This dilemma often arises in medical situations in which physicians and other health care professionals are placed in the legally sensitive position of treating a person of questionable capacity and asking for informed consent. Some physicians, in this situation, will accept consent only from an adult, legally empowered by appointment as guardian, to provide substitute consent on behalf of the individual. The appointment of a Health Care Representative either by the individual or by the ISP team may be desirable and/or preferable over the expense of obtaining a guardianship. (The laws governing the appointment and responsibilities of a Health Care Representative are contained in ORS 127.505-127.660.)
Parents may also seek guardianship in order to control their offspring’s finances. They may fear the potential of an unscrupulous person taking advantage of him or her. They may also be concerned that he or she may make unwise purchases without fully realizing the consequences. Financial protection alone is generally an insufficient motive for establishing guardianship due to the protected person’s loss of fundamental rights.
If an individual’s assets consist primarily of payments from Supplemental Security Income, Social Security Disability, or other sources of governmental support, a representative payee-ship might be most appropriate. This is a mechanism that authorizes one person to receive payments allotted to another person who is deemed incapable of handling them properly. The Social Security Administration, Veterans Administration and some private pension plans have created payee provisions. Under payee-ship, a person is not declared by the court to be incapable of handling his or her property. The person remains legally capable of controlling all of his or her property and assets, except those subject to payee-ship.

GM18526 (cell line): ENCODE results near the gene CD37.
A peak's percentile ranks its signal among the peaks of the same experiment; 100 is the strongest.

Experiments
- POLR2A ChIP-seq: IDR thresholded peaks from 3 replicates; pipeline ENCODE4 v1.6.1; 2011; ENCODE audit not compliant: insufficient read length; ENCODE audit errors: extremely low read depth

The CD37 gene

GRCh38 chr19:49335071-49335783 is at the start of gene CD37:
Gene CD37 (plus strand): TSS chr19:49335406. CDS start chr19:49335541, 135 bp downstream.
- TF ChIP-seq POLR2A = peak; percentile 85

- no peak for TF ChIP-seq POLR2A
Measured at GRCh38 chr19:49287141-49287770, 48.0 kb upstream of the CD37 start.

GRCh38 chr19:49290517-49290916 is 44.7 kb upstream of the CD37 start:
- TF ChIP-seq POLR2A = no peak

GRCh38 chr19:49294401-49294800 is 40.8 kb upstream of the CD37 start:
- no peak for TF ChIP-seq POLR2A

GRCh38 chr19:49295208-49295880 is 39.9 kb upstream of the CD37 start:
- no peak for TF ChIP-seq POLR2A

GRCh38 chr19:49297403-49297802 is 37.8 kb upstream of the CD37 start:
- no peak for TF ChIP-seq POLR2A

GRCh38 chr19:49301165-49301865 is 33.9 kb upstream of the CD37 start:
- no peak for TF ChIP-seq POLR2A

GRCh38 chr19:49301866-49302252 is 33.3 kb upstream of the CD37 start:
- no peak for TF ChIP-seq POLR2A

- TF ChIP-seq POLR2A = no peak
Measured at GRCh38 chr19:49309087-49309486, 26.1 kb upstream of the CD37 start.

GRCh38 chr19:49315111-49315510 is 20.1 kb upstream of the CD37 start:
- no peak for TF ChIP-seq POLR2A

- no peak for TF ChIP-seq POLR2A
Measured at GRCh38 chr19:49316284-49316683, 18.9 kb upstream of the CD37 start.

Other parents may petition for guardianship to gain increased authority to demand better and more appropriate services for their daughter or son. This may or may not be an effective strategy, depending on a number of factors outside of the guardianship itself, such as the overall relationship between parents and service providers. Guardianship does allow access to a protected person’s records, and that fact alone may be a driving force for parents to seek guardianship.
Whatever your motivation as a parent, it is imperative that you explore all available options and seek legal advice before making any final decision on how to proceed. Our GAPS Program Director is very happy to answer any questions that you may have about guardianship options. You may also want to visit the Guardian/Conservator Association of Oregon or the National Guardian Association websites, or our Frequently Asked Questions page for additional information.